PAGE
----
What is a British "proof of work" cartridge with green primer annulus

Decided to start a new thread on this subject.

Mannlicher

1h

I have a similar item picked out of a box many years ago - clearly this was an accidental loading. I also have one in .38" Enfield MkII. Folklore states that there were some deliberate SP loadings for special use made by inverting the jacket - but I have no documentary evidence. Mispacking did happen - my one and only 9mm MkII Daily Proof of Work (green primer annulus) came out of a box of regular ball ammo………

I have never heard of a “proof of work” cartridge. I have never documented a green pa on a British 9x19mm, though I have seen green pa on Canadian 9x19mms from WWII.

Mannlicher, could you tell us more about this round (headstamp, etc, and more about the use of “proof of word” rounds? A photo would be great!

Cheers,
Lew

Will do a photo next time I visit my collection which is remote from me at the moment. Daily Proof of Work means just what it says - during the production process one box is given a green primer seal and at the end of the production process is test fired and so in theory none ever leave the factory. I don’t know exactly what period the process was used - but I also have a couple in 7.62 NATO (GB 57 + L2A2 and RG 67 + L2A2). I visited RG in the early 70’s and saw a box full equivalent of 9mm P’s being taken off the line just prior to the primer sealing stage and manually being given a green base seal wash. Haven’t catalogued my 9mm P’s yet so no headstamp to hand.

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Great info!!! I had never heard of this.

I wonder if this was a RG process or one used by other British or Commonwealth factories?

Has anyone else seen these Green pa rounds??

Cheers,
Lew

These are refered to here in the UK as Daily Proof and can be found in 5.56mm. I can only assume a few of the selected box are test fired and the remainder are then sent out for issue.

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Thats a really interesting piece of information.

Could possibly be one explanation for odd rounds from Footscray which turn up from time to time with a black stripe across the base. On the other hand they could be for a dozen different reasons.

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I’m still trying to find the background for this ,303 ball round. The five random centre punch marks would seem to indicate a series of ???

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As far as I can tell the ‘daily proof’ rounds in the UK are predominantly a Radway Green practice, the earliest example I have is a MkVII .303 ball round (RG 56 7), the latest is the same as Jims, the boxes for these 5.56mm daily proof rounds are indicated by two self adhesive white plastic tags marked either RG or RO (Royal ordnance,even though they were no longer a Royal ordnance by this time), I presume they also did this with 7.62 Nato and 9mm but I have not found examples of these…yet!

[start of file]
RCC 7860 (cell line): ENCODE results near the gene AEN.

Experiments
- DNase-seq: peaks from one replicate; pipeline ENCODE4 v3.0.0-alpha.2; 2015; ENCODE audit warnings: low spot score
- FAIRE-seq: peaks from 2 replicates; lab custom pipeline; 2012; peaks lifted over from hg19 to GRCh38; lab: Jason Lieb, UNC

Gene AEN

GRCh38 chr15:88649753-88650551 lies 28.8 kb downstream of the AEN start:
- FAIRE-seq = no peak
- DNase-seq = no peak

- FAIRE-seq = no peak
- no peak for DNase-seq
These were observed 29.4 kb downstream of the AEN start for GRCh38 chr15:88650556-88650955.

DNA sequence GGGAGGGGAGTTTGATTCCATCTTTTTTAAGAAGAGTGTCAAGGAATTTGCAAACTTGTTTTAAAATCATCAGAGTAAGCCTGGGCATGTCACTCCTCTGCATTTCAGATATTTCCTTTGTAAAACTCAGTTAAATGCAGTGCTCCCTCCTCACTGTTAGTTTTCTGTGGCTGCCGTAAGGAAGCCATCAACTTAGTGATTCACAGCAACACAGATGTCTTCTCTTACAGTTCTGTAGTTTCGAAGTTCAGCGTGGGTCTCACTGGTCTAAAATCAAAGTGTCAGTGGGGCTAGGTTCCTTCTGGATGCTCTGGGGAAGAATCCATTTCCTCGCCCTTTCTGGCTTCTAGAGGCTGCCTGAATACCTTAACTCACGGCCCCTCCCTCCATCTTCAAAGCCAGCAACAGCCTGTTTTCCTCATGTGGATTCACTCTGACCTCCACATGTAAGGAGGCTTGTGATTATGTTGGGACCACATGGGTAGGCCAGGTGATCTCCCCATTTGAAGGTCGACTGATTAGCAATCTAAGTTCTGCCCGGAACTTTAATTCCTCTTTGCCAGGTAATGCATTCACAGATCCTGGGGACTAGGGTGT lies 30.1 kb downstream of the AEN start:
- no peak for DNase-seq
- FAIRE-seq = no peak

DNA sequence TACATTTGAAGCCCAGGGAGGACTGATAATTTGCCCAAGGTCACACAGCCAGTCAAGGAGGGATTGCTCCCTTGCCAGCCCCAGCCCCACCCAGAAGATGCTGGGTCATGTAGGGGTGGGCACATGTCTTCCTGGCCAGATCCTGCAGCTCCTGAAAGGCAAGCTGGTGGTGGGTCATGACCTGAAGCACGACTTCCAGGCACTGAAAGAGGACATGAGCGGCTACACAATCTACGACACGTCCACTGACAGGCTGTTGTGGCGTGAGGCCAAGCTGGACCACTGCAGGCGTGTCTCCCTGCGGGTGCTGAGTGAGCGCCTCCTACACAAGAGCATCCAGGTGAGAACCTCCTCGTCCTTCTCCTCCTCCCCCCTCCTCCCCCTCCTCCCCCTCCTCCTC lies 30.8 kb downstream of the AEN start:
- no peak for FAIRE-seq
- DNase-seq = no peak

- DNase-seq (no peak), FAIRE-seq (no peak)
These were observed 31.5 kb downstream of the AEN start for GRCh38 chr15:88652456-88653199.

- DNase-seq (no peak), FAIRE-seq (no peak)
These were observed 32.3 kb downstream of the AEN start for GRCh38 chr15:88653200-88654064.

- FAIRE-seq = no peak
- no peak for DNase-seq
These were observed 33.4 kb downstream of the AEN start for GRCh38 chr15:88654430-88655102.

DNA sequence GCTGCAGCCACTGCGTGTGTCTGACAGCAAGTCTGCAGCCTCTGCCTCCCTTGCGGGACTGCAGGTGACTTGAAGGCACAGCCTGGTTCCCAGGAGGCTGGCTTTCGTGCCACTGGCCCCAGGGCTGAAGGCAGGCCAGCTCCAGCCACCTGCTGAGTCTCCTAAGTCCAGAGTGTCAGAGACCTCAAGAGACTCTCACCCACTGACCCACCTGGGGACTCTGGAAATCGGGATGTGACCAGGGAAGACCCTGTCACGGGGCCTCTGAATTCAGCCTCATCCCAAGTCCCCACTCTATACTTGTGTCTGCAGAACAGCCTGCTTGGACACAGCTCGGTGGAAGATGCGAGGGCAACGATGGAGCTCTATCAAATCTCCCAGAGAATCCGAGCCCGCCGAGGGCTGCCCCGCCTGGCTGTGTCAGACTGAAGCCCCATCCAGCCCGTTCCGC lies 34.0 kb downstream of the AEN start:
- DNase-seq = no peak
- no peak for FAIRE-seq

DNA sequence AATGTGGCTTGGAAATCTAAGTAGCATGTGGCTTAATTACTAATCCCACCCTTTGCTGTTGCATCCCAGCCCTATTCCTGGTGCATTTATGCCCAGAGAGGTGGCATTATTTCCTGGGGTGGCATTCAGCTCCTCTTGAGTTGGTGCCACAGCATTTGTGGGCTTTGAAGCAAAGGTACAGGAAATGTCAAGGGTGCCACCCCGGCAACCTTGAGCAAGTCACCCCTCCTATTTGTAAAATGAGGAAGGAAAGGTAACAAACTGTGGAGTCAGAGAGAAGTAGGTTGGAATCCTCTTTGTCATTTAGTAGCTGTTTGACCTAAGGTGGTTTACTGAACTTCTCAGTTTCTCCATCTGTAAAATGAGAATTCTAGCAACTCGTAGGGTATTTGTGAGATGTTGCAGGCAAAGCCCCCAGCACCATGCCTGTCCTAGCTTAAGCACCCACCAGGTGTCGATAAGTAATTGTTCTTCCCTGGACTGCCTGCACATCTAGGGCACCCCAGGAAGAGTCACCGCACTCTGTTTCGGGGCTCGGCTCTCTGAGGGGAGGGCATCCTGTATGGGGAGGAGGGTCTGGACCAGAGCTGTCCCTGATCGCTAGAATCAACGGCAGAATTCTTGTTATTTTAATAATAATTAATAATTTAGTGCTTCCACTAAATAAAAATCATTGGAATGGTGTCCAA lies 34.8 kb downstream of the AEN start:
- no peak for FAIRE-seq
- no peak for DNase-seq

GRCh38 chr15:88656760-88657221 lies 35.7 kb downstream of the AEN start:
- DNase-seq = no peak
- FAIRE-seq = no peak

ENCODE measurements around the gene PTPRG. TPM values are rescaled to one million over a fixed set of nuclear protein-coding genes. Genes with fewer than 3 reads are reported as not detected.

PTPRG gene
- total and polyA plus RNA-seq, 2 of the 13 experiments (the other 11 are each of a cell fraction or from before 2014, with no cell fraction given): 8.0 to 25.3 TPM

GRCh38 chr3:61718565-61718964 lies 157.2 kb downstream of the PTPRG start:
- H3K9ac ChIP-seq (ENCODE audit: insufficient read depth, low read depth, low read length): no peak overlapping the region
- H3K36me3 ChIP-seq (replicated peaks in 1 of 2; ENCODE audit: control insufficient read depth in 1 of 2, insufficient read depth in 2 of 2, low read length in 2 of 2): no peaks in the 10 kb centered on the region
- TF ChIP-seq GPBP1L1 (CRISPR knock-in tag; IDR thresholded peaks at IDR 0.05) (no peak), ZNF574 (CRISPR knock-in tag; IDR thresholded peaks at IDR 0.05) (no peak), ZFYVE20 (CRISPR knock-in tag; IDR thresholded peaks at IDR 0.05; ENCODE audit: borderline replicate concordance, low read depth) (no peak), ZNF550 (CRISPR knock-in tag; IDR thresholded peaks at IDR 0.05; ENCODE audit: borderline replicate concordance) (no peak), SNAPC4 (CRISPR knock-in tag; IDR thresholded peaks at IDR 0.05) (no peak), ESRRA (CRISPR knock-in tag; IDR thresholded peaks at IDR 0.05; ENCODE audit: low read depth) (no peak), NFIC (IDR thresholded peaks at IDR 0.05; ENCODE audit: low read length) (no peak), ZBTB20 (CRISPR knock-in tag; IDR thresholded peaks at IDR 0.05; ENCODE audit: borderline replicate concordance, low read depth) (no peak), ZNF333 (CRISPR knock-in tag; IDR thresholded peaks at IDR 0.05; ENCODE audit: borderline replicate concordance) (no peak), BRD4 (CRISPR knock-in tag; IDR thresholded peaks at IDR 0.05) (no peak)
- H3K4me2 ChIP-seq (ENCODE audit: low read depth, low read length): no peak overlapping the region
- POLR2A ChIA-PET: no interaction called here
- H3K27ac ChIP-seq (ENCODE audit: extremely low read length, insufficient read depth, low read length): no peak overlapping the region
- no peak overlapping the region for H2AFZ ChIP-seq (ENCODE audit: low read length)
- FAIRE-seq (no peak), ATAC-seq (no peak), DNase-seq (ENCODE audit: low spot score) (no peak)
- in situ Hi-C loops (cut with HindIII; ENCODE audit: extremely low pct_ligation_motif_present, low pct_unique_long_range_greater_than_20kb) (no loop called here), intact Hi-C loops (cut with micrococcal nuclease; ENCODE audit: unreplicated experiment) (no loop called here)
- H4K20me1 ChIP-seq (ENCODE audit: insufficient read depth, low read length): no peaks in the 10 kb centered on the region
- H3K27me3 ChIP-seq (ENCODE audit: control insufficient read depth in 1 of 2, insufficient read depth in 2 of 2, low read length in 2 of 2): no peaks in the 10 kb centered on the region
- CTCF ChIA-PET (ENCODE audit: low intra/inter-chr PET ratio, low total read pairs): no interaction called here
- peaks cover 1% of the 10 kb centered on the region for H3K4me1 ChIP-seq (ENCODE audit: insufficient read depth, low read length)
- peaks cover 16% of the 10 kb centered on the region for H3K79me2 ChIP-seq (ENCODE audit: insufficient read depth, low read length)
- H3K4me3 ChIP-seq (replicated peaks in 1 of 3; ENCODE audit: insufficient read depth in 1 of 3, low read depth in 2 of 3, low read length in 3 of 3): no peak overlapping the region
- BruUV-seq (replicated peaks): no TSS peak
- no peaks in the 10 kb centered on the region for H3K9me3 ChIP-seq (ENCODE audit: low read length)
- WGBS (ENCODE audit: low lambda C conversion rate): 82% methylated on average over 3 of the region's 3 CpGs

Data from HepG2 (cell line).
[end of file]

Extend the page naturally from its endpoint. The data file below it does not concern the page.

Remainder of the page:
Tony

Inspectorate of Armaments (British)

Notes on Inspection

1956

Chapter IV

Small Arms and Small Arms Ammunition Group

  1. A proof quantity of approximately two rounds per thousand is selected from each lot of 200,00 to 250,000 rounds of S.A.A. as it is manufactured. This is fired as quickly as possible so as to obviate waste of labour involved in inspection of a lot which has failed at proof.

  2. The proof quantity is fired for accuracy, velocity, pressure, freedom from hangfires and functioning in all weapons for which it is designed. In addition, a small number of rounds is used for tests of airtightness, liability to season cracking and other qualities. These tests vary with the type of ammunition.

  3. The proof quantity is very small compared with the bulk of delivery and can scarcely be considered in itself as an adequate test of quality and uniformity. By maintaining quality control graphs of the results of each delivery however, a clear record is available of the quality maintained by each manufacturer and early indication of any tendency to deterioration in quality is obtained so that it may be investigated and corrected without delay. Graphs may also be used to control certain manufacturing operations.

  4. The physical inspection of the ammunition consists of an automatic gauging operation which rejects any round outside a predetermined tolerance in any of its more important dimensions, an automatic weighing operation with most calibres which rejects any round high or low to weight, and a visual inspection which rejects any round with serious blemish or fault.

No mention of changing the colour of the primer annulus, but as can be seen, explains the process of proof inspection.

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This is a late-comer clarification, but thought I would add it in. The green primer seal on Canadian cartridges (example DI 44 9 MM) of 9 x 19 caliber, Mentioned by Lew, denotes a different feature than does the green primer seal on the British “proof of work” cartridges.

From 1943 until some time in 1944, the internal base of the Canadian Defence Industries Ltd cartridges was flat, but with a concave into the primer pocket. Production was changed to a rounded internal base in 1944, and this last type had a green primer seal for identification. (Reference: IAA Journal Issue 429, Jan/Feb 2003, “Defence Industries Limited 9mm Parabellum Ammunition, additional information,” by John Moss, Woodin Lab.)

John M.